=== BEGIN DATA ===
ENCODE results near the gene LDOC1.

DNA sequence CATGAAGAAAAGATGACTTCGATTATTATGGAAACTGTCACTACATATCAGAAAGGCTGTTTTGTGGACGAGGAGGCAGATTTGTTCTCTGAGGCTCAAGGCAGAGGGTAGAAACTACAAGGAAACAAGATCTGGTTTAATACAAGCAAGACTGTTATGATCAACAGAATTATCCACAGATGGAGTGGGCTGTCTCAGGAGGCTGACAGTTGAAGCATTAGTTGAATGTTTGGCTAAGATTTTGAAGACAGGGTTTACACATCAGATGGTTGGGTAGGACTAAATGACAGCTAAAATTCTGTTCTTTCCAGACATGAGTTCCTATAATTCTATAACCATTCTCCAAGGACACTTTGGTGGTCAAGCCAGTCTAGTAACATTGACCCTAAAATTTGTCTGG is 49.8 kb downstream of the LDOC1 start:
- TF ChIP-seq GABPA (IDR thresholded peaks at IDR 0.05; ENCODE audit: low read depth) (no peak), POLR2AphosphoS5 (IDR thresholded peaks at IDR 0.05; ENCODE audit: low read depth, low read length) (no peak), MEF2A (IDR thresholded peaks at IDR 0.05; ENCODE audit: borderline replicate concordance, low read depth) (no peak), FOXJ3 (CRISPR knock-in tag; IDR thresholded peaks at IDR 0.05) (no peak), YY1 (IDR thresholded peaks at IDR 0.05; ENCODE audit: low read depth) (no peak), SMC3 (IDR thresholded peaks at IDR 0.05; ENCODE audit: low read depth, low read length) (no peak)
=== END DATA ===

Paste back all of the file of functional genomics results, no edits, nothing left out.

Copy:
ENCODE results near the gene LDOC1.

DNA sequence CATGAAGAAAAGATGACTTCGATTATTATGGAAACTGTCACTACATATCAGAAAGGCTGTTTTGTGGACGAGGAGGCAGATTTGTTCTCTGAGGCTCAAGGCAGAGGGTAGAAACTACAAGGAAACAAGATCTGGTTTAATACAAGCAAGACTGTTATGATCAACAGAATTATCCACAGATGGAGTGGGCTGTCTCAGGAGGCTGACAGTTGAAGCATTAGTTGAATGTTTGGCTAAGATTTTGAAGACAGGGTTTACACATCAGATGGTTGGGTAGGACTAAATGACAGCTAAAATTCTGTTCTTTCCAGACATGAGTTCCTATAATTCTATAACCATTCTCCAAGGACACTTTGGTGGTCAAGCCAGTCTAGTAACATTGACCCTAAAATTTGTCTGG is 49.8 kb downstream of the LDOC1 start:
- TF ChIP-seq GABPA (IDR thresholded peaks at IDR 0.05; ENCODE audit: low read depth) (no peak), POLR2AphosphoS5 (IDR thresholded peaks at IDR 0.05; ENCODE audit: low read depth, low read length) (no peak), MEF2A (IDR thresholded peaks at IDR 0.05; ENCODE audit: borderline replicate concordance, low read depth) (no peak), FOXJ3 (CRISPR knock-in tag; IDR thresholded peaks at IDR 0.05) (no peak), YY1 (IDR thresholded peaks at IDR 0.05; ENCODE audit: low read depth) (no peak), SMC3 (IDR thresholded peaks at IDR 0.05; ENCODE audit: low read depth, low read length) (no peak)